Katie:  (Nods)

DW: It’s  your dad, isn’t it?

Katie:  (Nods vigorously)

DW:  (Embraces her)

Katie:  Somewhere deep down I’ve known that there has been something wrong.  I could never trust men completely. I’ve had  the same boyfriend for eight years now but will not marry him…

DW: Remember  Katie, little Katie, frightened Katie? What happens to her?

Katie: It’s  a game … but I don’t like this game. First he plays with the bear and so do I,  then he says pink bear has no clothes on so take yours off too.  Then I do. (Cries) Then he looks. Then he  touches…

DW: You’ve  never told anyone …

Katie: I  couldn’t tell anyone, ‘cos I played the game and my dad always said that it was  our secret and that he loved me.  Then I  think I just forgot. Just blocked it out.

DW: So it  was the baby, your sister’s baby so beautiful and vulnerable, so innocent and  trusting that brought this all to the surface again.

Katie: I  can’t believe this… and yet there have been things crazy things that I have  always lived with.  I should have known.

DW: Like  what?

Katie: I  can never ever look at naked men it has to always be dark and sexually, the  truth is, I’ve never been able to relax not ever.  I just think that a lot of women are like me  and even though my boyfriend often asks if there is something wrong, I never  want to go there.

After my  parents got divorced, when I was six, I didn’t see my dad for a long time. He  contacted me again when I was a young teenager and I did spend some time.  He never did it again, well not directly  anyway, but he sought of liked to show off his daughter to his friends in a way  which made me feel unsafe and uncomfortable.   I avoided going there for years but never quite knew why. Anyway he died  two years ago, so there’s nothing I can do.

DW: He  might have died but the feelings and the effect of what you went through  remain.

Katie: Yes,  but don’t you understand I was also too blame.   I let him. I hated the game but I still let him.

DW: Katie,  imagine your little niece, imagine she was telling you this story, the same  story about what happened to her when she was three years old one day.  You are her godmother what would you say to  her?

Katie: I  would f*** ing kill him.

DW: You  would be outraged and protective…

Katie: Are  you kidding??

DW: But she  tells you, she participated, she allowed it…

Katie: But  … I am only three (bursts into tears).

DW: Katie, you were only three! You loved your  dad. He was supposed to take care of you. He abused you in every way, your  trust, your love, your vulnerability…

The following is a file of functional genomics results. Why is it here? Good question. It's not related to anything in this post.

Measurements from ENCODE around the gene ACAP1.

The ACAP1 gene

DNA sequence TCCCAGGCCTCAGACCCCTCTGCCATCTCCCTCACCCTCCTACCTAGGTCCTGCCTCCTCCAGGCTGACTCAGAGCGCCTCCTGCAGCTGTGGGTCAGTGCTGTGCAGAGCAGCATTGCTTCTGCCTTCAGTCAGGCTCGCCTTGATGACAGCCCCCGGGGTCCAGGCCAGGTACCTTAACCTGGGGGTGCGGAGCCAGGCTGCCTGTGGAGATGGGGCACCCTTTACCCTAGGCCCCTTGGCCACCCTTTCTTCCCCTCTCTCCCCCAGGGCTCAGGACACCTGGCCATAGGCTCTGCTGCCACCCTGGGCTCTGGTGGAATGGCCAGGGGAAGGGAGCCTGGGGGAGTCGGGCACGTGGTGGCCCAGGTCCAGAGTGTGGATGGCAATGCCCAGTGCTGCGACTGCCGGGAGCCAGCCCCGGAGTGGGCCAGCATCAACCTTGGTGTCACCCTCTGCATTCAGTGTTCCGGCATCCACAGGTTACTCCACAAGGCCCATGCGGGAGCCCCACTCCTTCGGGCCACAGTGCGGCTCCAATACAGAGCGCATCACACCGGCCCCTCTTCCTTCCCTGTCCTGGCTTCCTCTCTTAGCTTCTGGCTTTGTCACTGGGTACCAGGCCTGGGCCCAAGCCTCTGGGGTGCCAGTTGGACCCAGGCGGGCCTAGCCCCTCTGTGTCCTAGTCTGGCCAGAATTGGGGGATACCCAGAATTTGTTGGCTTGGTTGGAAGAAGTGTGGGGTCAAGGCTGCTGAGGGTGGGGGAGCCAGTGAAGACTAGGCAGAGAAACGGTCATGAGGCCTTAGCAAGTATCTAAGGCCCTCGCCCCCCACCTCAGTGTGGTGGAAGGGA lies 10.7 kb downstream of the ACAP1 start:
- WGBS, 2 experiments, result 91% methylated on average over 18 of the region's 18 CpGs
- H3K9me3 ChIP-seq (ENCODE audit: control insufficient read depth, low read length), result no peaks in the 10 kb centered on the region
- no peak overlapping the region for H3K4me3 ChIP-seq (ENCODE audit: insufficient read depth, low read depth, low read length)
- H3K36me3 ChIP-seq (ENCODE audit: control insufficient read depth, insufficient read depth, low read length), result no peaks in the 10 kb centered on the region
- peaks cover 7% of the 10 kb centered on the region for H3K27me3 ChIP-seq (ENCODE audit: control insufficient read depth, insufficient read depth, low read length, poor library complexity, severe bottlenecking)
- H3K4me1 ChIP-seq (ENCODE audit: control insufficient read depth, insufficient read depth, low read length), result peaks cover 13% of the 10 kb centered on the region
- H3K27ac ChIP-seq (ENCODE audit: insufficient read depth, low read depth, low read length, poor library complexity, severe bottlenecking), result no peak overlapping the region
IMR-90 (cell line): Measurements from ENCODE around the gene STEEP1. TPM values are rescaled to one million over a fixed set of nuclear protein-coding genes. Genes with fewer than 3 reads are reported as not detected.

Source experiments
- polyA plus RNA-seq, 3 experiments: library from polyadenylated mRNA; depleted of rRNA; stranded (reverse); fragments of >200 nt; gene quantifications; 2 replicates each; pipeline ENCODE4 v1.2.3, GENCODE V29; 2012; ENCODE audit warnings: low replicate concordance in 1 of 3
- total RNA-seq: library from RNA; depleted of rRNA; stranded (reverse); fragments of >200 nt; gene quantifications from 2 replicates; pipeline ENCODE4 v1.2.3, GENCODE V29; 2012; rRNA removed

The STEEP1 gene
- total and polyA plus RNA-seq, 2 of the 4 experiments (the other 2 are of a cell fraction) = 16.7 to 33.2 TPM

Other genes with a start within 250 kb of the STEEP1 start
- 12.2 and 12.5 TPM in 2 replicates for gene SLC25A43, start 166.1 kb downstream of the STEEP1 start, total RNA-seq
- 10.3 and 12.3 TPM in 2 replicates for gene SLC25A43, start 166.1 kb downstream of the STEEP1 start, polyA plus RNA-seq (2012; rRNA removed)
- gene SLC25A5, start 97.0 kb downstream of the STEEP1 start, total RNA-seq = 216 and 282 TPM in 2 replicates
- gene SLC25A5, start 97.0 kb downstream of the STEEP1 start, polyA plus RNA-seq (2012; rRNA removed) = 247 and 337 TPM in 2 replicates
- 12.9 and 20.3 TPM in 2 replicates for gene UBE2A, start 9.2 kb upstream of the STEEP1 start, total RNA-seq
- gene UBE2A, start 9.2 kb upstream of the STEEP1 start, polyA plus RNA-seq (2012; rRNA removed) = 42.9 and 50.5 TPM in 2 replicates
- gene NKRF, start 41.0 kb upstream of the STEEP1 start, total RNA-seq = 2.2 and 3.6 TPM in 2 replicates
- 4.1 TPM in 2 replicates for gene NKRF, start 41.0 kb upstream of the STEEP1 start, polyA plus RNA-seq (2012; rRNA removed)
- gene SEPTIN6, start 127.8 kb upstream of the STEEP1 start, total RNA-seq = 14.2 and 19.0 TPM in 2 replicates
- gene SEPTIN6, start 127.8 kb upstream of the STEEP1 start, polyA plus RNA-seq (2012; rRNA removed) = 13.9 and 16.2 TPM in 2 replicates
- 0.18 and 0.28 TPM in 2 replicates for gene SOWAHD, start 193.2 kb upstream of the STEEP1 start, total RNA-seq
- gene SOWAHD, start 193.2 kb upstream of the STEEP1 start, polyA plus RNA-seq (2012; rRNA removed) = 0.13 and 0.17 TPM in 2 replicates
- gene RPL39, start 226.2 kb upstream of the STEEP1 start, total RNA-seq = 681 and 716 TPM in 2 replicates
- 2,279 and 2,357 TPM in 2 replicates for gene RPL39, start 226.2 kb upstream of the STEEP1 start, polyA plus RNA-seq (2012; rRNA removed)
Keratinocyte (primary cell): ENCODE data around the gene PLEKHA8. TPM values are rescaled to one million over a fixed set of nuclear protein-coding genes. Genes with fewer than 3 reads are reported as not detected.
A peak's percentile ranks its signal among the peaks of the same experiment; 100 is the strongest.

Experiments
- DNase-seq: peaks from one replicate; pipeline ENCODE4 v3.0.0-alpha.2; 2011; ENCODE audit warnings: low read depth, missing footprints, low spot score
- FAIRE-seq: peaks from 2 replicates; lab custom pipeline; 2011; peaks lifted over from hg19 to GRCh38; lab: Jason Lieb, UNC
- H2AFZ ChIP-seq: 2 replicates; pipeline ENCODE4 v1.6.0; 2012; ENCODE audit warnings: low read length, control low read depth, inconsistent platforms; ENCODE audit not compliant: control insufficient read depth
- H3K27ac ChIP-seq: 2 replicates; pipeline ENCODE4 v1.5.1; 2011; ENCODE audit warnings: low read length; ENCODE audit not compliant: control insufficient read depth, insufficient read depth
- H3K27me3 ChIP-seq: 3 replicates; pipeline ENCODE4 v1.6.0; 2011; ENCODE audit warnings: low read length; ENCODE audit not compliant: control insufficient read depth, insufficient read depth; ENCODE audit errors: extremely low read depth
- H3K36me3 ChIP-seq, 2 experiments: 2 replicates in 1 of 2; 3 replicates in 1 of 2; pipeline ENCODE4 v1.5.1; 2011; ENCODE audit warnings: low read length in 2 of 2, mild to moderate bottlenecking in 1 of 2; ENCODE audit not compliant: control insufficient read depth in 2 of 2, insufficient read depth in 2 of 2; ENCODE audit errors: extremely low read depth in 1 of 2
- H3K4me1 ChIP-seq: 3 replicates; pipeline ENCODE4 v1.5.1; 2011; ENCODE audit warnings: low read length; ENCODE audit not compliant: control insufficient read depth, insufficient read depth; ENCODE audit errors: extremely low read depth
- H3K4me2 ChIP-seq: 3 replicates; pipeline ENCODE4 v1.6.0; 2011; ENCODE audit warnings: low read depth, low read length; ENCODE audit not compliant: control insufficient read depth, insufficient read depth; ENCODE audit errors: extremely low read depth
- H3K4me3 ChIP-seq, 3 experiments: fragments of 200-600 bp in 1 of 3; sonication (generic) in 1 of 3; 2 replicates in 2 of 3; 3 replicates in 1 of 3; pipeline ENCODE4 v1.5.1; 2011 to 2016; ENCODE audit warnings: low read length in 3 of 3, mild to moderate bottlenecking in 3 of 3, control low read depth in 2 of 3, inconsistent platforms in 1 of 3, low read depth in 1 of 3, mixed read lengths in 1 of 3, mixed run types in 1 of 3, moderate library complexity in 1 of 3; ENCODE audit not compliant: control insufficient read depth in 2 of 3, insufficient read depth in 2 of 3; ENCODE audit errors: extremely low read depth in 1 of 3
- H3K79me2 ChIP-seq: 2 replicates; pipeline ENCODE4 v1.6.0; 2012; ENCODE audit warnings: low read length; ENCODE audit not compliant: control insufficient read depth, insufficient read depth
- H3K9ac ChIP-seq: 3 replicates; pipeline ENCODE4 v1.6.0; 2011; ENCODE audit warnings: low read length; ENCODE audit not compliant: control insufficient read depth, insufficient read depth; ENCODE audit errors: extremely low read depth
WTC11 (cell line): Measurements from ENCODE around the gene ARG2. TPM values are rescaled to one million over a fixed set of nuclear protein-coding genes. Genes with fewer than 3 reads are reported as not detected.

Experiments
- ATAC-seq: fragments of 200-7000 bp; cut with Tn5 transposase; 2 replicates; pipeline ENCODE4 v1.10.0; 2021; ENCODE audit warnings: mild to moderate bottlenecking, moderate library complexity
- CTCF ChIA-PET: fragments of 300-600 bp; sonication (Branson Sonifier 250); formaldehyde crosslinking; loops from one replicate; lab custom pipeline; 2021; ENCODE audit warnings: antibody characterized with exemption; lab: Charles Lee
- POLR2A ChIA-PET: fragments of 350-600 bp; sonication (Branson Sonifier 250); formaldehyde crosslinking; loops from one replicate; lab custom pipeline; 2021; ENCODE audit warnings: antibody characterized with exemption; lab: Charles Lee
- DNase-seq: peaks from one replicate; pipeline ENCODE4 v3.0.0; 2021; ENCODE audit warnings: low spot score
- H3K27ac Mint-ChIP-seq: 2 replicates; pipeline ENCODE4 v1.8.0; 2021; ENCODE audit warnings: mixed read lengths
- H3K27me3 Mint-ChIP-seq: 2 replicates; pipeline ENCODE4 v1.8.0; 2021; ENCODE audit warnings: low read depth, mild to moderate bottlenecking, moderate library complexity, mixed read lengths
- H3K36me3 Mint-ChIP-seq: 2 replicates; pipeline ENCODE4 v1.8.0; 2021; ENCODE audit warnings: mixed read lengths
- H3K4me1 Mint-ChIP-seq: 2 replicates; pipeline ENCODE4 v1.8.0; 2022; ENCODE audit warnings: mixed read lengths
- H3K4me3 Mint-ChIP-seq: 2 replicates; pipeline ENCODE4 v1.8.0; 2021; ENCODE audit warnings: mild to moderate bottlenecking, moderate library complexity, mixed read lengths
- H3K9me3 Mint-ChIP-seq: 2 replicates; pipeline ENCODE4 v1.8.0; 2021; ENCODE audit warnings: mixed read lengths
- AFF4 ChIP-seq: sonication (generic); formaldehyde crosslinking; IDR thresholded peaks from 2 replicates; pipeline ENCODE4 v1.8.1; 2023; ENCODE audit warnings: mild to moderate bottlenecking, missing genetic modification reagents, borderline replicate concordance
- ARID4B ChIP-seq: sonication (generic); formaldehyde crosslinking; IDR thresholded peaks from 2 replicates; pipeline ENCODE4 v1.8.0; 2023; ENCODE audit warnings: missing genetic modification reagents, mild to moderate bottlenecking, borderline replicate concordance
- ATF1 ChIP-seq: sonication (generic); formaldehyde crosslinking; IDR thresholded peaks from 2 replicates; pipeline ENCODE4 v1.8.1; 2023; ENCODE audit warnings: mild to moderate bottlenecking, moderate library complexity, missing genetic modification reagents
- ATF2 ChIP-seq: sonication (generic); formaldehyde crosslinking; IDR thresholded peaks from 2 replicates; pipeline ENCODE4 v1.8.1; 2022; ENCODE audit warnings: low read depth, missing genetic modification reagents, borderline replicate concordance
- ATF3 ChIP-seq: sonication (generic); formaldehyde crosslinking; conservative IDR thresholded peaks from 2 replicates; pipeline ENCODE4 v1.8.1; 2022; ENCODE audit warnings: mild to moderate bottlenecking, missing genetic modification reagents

Katie:  (Nods) Of course I can see that.

DW: Now, as  grown up Kate you can say no.  You can  act on your own authority but you couldn’t then.

We need to take  away your guilt and heal. Deal with the emotions and  heal so you can reclaim your life with grown  up confidence.

Katie: I  think I know how to start. I think it has already started. When I take care of  my niece, I’m taking care of baby Katie too.   She has given me a chance to face my past and see it differently.

DW: It’s  quite a journey. This is a huge revelation that comes with guilt, anger and  sadness never realised or expressed as well as new understanding and explanations  for feelings and behaviour never addressed.

Katie:  Whew! It’s been a hellova session.  You  know what I’m thinking – don’t laugh. I’m thinking that my gorgeous boyfriend  is definitely not my father. I think he’s had a raw deal and he’s still there,  so that has to say something!

Two weeks later:

Katie: It  was really tough but I’m so relieved and proud of myself that I didn’t walk out.  I needed that push and couldn’t do it on my own. It had to be in a safe  environment. Once I understood what it was all about the visions and the  sickness have gone completely.  I still  have a lot to come to terms with regarding my father and the abuse. It will  take a bit of time but I feel so much clearer and cleaner.

DW: Katie  appeared confused and resistant however, this was a reflection of her  foreboding of what was lurking in the deep recesses of her psyche.  Through her unexplained deep connection with  her niece this was manifesting in her not coping and  experiencing uncontrolled fear in certain  situations. Actually, she was available and receptive to use the session to her  advantage.